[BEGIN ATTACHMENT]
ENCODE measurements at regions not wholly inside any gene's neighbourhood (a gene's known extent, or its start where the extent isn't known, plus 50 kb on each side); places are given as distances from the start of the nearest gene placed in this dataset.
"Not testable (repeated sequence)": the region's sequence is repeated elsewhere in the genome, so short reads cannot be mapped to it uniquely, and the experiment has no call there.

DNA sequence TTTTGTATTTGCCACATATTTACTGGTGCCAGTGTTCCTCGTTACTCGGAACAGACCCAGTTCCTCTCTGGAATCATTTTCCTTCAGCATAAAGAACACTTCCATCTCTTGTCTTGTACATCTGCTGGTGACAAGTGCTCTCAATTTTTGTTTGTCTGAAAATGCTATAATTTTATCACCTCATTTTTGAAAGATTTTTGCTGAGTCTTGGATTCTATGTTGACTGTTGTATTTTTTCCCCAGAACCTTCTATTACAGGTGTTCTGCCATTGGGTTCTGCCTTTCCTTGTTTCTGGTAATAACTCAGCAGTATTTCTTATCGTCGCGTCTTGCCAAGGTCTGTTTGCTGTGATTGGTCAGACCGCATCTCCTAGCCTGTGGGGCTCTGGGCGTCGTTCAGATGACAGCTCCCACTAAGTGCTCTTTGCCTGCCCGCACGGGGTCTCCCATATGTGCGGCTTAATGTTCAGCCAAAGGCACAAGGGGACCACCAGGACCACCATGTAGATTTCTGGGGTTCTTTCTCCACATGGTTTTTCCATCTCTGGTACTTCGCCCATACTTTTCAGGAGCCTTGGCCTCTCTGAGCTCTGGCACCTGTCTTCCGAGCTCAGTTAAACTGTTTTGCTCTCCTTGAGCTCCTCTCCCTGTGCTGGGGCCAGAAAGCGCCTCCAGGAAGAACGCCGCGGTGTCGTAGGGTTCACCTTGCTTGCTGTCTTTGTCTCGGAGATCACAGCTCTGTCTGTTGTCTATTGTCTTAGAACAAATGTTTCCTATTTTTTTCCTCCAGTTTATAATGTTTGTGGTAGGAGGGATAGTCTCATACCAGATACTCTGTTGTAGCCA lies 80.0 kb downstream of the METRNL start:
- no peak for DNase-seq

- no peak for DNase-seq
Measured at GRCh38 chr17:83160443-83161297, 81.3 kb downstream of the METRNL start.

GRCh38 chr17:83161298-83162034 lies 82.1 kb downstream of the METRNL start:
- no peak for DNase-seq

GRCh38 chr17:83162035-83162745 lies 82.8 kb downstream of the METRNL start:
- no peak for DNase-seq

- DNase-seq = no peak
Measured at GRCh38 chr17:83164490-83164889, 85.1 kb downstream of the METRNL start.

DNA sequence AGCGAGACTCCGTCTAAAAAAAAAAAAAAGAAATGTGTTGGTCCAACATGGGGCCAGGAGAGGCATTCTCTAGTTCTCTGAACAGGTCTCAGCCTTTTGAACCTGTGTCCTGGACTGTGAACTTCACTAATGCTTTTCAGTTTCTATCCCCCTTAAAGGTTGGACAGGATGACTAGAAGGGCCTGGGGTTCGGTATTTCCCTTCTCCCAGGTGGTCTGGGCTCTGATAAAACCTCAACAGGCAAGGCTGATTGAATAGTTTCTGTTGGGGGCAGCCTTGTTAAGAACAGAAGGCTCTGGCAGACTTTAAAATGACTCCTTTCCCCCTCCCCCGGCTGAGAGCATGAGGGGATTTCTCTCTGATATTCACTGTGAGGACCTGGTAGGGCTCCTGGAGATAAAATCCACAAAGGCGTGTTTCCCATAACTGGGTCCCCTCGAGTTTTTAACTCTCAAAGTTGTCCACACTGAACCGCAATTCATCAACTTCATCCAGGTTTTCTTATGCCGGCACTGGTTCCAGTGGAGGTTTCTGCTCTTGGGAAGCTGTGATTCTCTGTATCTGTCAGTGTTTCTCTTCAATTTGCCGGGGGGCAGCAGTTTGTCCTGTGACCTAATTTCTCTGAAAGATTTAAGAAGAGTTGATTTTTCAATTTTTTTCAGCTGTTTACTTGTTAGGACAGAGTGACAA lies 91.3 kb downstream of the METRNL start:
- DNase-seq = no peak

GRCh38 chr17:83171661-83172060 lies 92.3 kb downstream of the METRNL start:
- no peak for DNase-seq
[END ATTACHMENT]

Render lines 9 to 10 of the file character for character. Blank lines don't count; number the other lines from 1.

GRCh38 chr17:83162035-83162745 lies 82.8 kb downstream of the METRNL start:
- no peak for DNase-seq